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One Time At Coding Camp

by Casey Douma 2 months ago in bitcoin

A story of friendship and attempted revenge

One Time At Coding Camp
Photo by Viktor Forgacs on Unsplash

June 2008

Like all good ideas, bitcoin was conceived on a napkin. Beginning ideas hastily written between rude doodles. Abbreviations and arrows connecting the thoughts that flowed out of us. I don’t know totally how everything started, I think mostly out of spite.

Like some great friendships, Shiva and I met at camp. It was the summer after our senior years, and our parents couldn’t deal with the unstructured summer before college began, so we were shipped off to upstate NY to learn coding skills, via a summer intensive at the local college. Being the first of four kids raised by a single mom, honestly, I think she just wanted me out of the house to clear up some space.

Shiva and I met the first day. After the morning’s orientation session I was trying to take advantage of the unlimited free soda when the ice machine refused to cut off. Ice spilled over my cup and crashed onto the linoleum floor. As the sound echoed around the dining hall I hurried, trying to get the ice to stop exiting the machine.

Finally, I said after ice stopped, I bent over to help the girl who had come to my rescue, saying, “Ugh, this is so embarrassing.”

“Don’t worry I accidentally pushed someone down a flight of stairs this morning because I couldn’t see them over my laundry basket of stuff my Mom packed. I’m Shiva!” She offered her hand to me.

“Natalie,” I gratefully shook her hand.

That was about it. In every class, we would sit in the back and text each other quotes from our favorite movies. Hot Rod or Anchorman. Lunches were spent dissecting the days pop culture, and joking about whatever ridiculous thing our classmates had said.

The Coding Camp felt like class, but admittedly some stuff was fun. I feel like I grew up with the internet in so many ways, and I think my natural teenage rebellion took place on my screen. Combine that with my lack of a large friend group, well. Let’s just say I like the security of my little pixelated world. Luckily I had a talent for all things electronic so in the blur between hearing back from colleges and graduation, I found out my Mom had signed me up for the intensive.

Shiva was not into coding. Her Dad had signed her up as a way to fill up any and all free time. Shiva thinks he did it so she wouldn’t date any boys over the summer. “But he can’t stop me in college!” she would always joke. Shiva is the center of all attentions. She almost demands it, always ready with a quip or a laugh. While she refused to engage in the computer aspect, but she always made our teachers smile. Either with her questions, or her attempts to derail the lesson. She would hide behind her screen and draw during lectures. Drawing on folded-up pieces of paper and using the same black ballpoint pen. Another girl as a witch. Our professor as the devil. Sometimes even little cartoons.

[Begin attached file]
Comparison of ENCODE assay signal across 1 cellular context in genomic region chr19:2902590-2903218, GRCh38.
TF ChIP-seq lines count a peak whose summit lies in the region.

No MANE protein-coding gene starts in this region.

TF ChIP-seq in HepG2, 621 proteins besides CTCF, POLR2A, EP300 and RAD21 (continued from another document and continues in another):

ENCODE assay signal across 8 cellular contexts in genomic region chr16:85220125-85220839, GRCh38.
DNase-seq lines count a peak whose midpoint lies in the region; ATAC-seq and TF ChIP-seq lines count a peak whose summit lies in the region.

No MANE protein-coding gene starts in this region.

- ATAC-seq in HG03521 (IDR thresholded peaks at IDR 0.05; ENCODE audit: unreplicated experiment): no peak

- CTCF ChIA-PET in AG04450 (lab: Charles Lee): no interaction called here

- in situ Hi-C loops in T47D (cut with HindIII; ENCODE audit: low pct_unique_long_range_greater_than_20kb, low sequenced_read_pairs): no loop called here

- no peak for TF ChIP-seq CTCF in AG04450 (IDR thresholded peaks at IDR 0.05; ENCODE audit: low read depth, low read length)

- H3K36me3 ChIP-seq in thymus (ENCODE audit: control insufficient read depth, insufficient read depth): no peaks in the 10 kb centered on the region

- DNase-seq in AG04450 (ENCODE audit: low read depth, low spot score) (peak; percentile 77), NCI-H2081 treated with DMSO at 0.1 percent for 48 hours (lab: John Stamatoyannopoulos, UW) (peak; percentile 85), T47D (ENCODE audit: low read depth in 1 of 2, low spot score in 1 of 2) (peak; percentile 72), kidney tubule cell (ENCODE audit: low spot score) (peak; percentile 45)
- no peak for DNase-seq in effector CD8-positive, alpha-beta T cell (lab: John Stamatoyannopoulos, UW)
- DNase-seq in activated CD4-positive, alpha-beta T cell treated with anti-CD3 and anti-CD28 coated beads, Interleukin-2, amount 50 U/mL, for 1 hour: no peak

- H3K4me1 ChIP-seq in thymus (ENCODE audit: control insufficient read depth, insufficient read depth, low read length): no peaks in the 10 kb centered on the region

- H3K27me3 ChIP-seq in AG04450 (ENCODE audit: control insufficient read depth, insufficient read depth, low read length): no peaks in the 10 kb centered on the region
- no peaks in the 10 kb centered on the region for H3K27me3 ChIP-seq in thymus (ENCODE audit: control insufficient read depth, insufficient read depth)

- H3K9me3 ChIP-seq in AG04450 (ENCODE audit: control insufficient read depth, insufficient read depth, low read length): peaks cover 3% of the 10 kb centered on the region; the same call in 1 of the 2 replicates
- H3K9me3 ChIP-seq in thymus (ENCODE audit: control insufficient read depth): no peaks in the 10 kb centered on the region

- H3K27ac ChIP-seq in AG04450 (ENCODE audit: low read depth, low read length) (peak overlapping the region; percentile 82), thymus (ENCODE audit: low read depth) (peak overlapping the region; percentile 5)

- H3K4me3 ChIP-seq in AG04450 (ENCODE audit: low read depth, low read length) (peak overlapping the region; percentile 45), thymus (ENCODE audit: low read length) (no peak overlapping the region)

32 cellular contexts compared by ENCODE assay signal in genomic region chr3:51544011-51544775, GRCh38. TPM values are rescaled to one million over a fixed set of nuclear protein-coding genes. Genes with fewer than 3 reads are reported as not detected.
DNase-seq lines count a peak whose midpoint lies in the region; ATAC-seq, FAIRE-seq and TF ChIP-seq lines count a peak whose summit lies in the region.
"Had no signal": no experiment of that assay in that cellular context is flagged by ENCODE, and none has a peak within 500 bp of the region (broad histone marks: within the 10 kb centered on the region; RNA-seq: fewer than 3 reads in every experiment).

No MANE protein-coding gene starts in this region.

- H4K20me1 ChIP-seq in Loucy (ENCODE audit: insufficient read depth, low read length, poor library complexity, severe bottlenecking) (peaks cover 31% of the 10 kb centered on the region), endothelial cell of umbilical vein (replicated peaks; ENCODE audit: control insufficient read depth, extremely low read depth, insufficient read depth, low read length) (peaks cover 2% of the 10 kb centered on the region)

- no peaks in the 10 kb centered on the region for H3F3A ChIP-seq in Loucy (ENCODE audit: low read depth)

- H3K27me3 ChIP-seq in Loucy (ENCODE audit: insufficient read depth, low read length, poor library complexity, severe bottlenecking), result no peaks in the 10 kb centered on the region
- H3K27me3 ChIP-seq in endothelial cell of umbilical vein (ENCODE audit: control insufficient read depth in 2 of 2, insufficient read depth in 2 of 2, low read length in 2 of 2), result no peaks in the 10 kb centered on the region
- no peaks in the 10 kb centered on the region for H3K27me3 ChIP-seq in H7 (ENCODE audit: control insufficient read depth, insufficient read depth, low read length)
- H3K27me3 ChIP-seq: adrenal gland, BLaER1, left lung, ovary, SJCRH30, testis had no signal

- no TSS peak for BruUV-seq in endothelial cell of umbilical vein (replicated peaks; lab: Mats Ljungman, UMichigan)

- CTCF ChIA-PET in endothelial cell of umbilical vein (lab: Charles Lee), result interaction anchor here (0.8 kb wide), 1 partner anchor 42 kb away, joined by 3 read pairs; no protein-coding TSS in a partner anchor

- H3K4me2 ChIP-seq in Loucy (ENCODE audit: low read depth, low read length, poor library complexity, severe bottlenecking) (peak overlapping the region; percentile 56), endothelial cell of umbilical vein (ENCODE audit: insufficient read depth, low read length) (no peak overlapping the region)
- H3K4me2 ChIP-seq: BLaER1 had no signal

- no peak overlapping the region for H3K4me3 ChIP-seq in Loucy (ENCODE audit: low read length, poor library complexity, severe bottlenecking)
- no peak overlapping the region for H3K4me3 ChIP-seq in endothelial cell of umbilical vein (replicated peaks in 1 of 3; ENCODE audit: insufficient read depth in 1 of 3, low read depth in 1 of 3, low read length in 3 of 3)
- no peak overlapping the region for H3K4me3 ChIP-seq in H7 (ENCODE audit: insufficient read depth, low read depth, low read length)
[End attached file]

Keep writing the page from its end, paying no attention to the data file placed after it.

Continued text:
Shiva was obsessed with history and math. She seemed so casual about her ever-expanding knowledge base. Every night Shiva would read political autobiographies before she went to bed. Sometimes she would text me quotes. Or we would discuss some intensely specific theory. Sometimes I felt like I was being tested, other times I think she just wanted someone to bounce ideas off of. She felt so fully formed to me, with hobbies and interests. I didn’t feel like that.

— — —

We were being lectured by the most boring man alive one Tuesday morning when Shiva decided to live up to her name. Our guest lecture for the day was an economist from Harvard. He was old and almost as pretentious as his tweed suit. As we looked up at his projector from the 80s with the words “How the Economy and Coding Intersect” written in black marker, I knew we were in for a terrible time.

Finally, Shiva interrupted his droning and asked, “Sorry, Dr. Brandon, this is all pretty interesting, but what is your opinion on e-cash. I know we have been talking about commerce, but what about digital currencies?”

He stared at her for a second and then, with a condescending laugh, said, “I don’t think there’s anything there” He tried to return to his slides when Shiva interrupted again.

“I did a project in AP Econ, and we looked at Wei Dai’s b-money and the emerging market there? I know it’s unprecedented, but the internet has already changed so much. Wouldn’t it stand to reason that currency will also be impacted?”